Green Evaluation/Gas Mileage
The Camaro 2LT drop-top carries impressive EPA fuel economy estimates of 18 mpg city, 29 mpg highway, and 22 mpg combined with the automatic, putting it ahead of some V-6-powered family sedans. We’re impressed. Note that mileage drops to 20 mpg combined if you choose the manual transmission.
Features and Technology
Standard on the 2LT is a heads-up display that projects speed, rpm, and other information onto the windshield. In addition to the 20-inch wheels, the RS package brings xenon headlamps with cool “halo rings”— Chevy’s version of BMW’s “angel eyes.” Every Camaro convertible, moreover, has a backup camera with a display that’s mounted in the rearview mirror. Given the rear visibility issues, we applaud GM for making this camera standard across the board.
The Camaro lacks an LCD screen for navigation functionality and such—you can’t even get one as an option—but the 2LT model makes the most of its humble dot-matrix display, providing niceties like USB connectivity and claimed compatibility with most mp3 players. Our Camaro had trouble with our mp3-packed USB flash drive, however, as it was unable to navigate between music folders. Moreover, it didn’t recognize our eight-megabyte Sony Walkman mp3 player, and the standard Bluetooth system flat refused to pair with our Samsung Replenish cell phone. Your mileage may vary.
The Camaro’s dashboard looks special from a distance—with its unique array of shapes and knobs, we certainly can’t accuse it of being a corporate parts-bin special. Materials quality is rudimentary, however, even with the new-for-2012 strip of faux leather that bisects the dash. We also take issue with the tiny climate-control buttons, which are virtually impossible to decipher and actuate quickly. The two-place backseat is basically useless unless the front-seat occupants slide their seats far forward.
A few years into its product cycle, the Camaro’s still got one of the hottest bodies in the business. It’s especially dashing in profile, where it’s clear that the clipped overhangs, huge wheels, and dynamic body lines are virtually unchanged from the original Camaro concept car. Happily, the convertible roof looks great whether up or down, a rare compliment for a drop-top.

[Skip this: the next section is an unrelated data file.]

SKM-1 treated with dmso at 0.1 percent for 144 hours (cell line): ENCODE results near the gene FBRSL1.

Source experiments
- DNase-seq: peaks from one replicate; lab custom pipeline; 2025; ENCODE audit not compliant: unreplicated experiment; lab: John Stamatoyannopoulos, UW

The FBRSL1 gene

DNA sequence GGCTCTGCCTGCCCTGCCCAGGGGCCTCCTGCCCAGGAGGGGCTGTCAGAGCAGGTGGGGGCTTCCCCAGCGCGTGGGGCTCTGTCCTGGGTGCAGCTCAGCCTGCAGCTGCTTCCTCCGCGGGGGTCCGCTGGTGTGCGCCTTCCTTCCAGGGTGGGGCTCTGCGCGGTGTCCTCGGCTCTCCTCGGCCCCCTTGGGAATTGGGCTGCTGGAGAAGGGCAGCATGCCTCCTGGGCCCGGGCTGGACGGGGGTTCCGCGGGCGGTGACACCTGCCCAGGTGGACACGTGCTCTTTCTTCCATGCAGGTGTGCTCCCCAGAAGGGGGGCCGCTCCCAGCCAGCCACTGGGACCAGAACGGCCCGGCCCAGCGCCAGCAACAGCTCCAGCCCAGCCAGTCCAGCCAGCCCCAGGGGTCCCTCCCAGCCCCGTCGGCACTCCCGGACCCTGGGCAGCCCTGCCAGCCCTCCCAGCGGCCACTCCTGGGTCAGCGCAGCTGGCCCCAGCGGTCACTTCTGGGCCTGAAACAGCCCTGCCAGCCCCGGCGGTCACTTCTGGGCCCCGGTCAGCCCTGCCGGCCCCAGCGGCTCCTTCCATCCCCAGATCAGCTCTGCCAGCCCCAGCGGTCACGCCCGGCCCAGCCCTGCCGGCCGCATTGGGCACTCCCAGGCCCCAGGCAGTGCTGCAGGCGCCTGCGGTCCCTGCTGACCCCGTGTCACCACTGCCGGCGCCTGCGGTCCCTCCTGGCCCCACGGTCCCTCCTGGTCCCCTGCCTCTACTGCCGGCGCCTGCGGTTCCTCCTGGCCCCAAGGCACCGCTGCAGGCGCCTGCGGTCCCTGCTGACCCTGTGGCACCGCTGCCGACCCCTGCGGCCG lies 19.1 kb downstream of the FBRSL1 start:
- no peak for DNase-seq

Market Segment and Pricing
At $34,100 without the RS package, the Camaro 2LT convertible is pitted squarely against the Ford Mustang V6 convertible, which is more maneuverable and doesn’t require that pesky tonneau-cover business (though the Ford’s styling is arguably less compelling). You could also get close to a V8-powered Mustang GT
convertible for this kind of coin. Front-wheel-drive alternatives worth considering include the Chrysler 200
V6 convertible (yes, really), the Mitsubishi Eclipse Spyder V6
, and the Volkswagen Eos
. In the rear-drive club, certified pre-owned examples of the pricier BMW 3 Series or Infiniti G37 convertible can be found in the same price bracket.
What We Think
It all starts with that tonneau cover. If you’re cool with it, proceed to step two, which is determining whether the rest of the Camaro convertible’s package is right for you. Provided that style and speed are top priorities, the Chevy’s a strong contender.